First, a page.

The German V-2 Rocket was the world's first long-range guided ballistic missile. The missile was powered by a liquid-propellant rocket engine developed during World War II as a "vengeance weapon" assigned to attack Allied cities as retaliation for the Allied bombings against German cities.
Wernher von Braun’s mentor, Hermann Oberth also entered the US after the war under Operation Paperclip. Born
1894 in the Transylvanian town of Hermannstadt, Oberth is widely recognized as the founding father of modern rocketry, having published the paper in 1923 that was to so inspire von Braun, ‘Die Rakete zu den Planetenraumen’ (By Rocket into Planetary Space.) This was followed by a longer version (429 pages) in 1929 that was internationally regarded as a work of tremendous scientific importance.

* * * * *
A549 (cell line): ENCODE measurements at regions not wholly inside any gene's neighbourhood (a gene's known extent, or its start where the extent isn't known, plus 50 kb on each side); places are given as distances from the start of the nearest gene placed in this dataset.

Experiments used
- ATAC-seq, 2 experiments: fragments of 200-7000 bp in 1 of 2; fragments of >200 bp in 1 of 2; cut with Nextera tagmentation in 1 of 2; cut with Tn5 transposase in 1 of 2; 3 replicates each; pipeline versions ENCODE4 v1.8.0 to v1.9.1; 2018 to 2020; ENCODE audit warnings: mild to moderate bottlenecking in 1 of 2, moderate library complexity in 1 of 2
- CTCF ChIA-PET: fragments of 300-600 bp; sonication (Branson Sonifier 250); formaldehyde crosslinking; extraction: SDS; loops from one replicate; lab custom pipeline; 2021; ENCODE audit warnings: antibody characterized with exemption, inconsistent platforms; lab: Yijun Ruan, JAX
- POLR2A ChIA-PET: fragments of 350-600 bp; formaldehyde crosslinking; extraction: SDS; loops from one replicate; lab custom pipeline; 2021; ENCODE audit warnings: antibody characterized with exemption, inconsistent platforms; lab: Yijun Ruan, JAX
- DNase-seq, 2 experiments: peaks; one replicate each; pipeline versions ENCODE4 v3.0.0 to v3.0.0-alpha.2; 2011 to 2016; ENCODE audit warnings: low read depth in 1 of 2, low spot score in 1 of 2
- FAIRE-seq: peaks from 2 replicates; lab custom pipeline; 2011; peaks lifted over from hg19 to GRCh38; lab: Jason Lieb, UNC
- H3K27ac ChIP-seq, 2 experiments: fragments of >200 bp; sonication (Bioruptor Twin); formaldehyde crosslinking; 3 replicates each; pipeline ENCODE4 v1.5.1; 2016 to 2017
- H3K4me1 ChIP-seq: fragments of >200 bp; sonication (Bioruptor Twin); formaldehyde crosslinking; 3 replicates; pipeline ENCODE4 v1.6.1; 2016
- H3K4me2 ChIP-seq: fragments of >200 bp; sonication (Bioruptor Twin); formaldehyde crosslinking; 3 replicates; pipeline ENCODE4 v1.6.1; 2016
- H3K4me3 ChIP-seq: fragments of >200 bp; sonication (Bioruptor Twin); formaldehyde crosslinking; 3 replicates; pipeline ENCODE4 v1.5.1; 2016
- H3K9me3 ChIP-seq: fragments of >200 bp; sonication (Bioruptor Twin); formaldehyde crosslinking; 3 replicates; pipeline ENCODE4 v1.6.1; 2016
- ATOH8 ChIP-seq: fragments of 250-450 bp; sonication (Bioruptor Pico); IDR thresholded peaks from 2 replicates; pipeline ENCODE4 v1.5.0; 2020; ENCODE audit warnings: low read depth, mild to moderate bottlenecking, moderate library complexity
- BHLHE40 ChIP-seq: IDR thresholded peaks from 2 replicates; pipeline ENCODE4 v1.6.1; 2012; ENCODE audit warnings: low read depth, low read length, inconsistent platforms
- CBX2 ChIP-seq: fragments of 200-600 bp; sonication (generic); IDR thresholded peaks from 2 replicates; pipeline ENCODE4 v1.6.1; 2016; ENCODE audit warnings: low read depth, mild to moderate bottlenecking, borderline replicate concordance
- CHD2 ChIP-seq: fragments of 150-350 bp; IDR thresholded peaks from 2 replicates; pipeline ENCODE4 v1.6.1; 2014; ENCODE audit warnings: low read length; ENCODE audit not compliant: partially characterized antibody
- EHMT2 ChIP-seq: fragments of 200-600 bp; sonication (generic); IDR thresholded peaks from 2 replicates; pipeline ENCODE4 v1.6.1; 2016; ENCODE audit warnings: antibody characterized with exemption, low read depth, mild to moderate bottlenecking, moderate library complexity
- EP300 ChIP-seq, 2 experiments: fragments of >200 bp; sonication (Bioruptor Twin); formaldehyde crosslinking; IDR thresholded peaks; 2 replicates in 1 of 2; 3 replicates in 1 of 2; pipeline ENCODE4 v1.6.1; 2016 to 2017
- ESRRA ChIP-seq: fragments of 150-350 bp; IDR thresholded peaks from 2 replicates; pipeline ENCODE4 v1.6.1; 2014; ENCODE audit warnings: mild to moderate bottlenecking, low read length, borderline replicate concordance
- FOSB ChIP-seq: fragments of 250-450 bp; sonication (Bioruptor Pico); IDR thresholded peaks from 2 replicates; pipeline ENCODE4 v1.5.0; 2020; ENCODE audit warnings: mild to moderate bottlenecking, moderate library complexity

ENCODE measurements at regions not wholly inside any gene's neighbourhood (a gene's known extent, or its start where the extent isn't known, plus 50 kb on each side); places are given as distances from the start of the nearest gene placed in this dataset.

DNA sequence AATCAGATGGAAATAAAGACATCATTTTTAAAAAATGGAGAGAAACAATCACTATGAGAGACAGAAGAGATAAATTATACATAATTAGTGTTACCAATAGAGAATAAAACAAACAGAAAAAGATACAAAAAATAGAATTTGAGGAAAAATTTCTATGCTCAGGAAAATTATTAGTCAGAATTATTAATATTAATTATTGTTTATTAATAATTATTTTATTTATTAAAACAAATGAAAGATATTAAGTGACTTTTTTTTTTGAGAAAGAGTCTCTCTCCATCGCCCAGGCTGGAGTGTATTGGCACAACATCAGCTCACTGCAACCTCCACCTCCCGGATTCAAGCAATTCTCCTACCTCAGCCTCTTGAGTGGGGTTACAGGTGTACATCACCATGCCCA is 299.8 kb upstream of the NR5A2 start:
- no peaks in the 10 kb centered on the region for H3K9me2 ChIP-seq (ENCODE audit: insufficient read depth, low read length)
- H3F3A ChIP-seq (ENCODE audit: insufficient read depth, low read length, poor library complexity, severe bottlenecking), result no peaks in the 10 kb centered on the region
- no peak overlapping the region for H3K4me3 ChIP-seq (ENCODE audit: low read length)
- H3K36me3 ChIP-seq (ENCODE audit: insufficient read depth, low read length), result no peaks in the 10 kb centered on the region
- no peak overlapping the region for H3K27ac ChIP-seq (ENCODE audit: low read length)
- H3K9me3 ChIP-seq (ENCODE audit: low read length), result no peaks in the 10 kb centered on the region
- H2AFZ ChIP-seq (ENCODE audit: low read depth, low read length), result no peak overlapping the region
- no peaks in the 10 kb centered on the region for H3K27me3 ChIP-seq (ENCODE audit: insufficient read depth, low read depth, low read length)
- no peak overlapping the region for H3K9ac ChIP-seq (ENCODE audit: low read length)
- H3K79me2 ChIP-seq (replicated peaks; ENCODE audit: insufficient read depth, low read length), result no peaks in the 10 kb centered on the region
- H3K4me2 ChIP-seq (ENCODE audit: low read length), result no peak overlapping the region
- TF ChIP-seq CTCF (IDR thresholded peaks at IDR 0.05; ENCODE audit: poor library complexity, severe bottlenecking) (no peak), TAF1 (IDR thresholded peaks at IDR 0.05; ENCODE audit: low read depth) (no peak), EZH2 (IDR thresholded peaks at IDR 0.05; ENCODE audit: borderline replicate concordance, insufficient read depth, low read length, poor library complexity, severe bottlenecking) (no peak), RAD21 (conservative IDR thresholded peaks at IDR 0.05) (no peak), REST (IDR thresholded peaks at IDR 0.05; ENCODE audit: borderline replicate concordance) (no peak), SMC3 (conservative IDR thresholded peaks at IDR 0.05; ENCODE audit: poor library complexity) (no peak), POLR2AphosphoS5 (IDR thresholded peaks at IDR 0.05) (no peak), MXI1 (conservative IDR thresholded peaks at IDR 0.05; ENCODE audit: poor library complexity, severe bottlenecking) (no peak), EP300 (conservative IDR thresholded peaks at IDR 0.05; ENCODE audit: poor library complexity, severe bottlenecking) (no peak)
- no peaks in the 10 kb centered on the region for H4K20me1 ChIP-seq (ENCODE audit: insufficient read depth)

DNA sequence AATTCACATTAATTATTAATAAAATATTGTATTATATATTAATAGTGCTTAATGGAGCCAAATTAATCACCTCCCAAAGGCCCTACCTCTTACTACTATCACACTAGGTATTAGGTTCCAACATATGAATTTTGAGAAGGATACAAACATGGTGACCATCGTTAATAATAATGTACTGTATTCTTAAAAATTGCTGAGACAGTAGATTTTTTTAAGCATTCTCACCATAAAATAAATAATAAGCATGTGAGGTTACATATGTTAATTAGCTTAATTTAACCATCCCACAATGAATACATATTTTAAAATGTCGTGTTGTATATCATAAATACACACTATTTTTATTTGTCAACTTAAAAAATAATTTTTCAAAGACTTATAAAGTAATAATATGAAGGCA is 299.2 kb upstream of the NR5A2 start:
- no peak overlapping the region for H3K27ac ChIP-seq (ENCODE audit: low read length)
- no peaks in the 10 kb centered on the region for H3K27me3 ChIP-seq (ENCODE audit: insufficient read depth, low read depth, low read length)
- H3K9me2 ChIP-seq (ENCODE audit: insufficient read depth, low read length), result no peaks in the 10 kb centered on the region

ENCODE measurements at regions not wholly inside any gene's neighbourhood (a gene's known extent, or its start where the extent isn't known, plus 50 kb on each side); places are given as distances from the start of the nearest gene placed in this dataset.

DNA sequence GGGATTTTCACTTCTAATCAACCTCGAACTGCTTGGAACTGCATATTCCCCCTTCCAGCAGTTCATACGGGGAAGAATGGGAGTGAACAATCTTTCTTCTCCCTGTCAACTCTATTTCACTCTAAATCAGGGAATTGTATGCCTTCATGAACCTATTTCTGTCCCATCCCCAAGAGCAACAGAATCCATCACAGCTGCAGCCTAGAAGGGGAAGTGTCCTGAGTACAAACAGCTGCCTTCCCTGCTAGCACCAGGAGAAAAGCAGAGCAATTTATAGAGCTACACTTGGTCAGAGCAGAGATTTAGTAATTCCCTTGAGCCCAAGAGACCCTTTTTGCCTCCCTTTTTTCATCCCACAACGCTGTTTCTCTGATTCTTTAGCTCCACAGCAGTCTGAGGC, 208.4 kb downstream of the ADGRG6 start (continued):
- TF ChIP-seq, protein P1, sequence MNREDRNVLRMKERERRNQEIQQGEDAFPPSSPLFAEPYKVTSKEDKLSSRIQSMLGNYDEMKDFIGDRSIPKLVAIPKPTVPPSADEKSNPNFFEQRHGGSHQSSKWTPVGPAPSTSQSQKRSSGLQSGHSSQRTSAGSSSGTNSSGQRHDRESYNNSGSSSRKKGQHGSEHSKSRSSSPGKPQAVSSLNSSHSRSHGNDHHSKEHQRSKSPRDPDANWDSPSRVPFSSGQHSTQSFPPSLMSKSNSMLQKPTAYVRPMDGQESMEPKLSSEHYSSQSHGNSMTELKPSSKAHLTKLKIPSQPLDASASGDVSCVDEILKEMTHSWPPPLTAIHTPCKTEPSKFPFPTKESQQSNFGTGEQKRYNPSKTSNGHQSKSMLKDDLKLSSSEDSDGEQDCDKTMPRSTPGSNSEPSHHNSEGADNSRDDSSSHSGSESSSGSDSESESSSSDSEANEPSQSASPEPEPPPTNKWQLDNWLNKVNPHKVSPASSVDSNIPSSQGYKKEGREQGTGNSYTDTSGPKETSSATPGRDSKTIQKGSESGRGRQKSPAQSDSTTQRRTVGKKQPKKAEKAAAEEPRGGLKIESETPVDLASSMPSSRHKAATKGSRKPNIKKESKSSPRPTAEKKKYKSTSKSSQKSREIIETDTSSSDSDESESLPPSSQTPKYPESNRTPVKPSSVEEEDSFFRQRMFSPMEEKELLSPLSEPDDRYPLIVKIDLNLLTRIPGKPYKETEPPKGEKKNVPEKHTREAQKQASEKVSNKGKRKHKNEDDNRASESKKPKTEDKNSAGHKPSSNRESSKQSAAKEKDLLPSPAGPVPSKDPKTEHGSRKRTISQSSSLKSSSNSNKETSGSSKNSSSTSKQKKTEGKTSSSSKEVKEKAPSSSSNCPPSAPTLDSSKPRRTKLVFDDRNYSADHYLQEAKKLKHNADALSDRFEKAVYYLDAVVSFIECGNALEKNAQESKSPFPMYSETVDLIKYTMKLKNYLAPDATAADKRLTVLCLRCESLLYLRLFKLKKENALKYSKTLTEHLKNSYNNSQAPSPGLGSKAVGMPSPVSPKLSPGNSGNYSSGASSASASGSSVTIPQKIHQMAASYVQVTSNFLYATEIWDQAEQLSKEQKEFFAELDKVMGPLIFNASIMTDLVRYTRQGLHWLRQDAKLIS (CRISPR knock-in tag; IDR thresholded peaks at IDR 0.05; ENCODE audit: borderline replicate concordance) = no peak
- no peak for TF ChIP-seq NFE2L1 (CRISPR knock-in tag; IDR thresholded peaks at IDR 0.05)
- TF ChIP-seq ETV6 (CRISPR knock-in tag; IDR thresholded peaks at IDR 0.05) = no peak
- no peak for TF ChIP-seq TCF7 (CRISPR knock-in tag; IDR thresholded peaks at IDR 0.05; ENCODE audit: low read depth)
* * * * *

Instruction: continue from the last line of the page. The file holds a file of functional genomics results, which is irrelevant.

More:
Hermann Oberth is considered one of the founding fathers of rocketry and astronautics and Oberth took Wernher von Braun on as an assistant, and they worked together at Peenemunde developing the V-2 rocket. After entering the US at the end of the war along with the remaining 100 V-2 rockets and components Oberth worked with Von Braun as the entire Peenemunde team was re-assembled at the White Sands Proving Grounds in the United States. Later versions of the V-2 would propel the first American into space in the Saturn V rocket.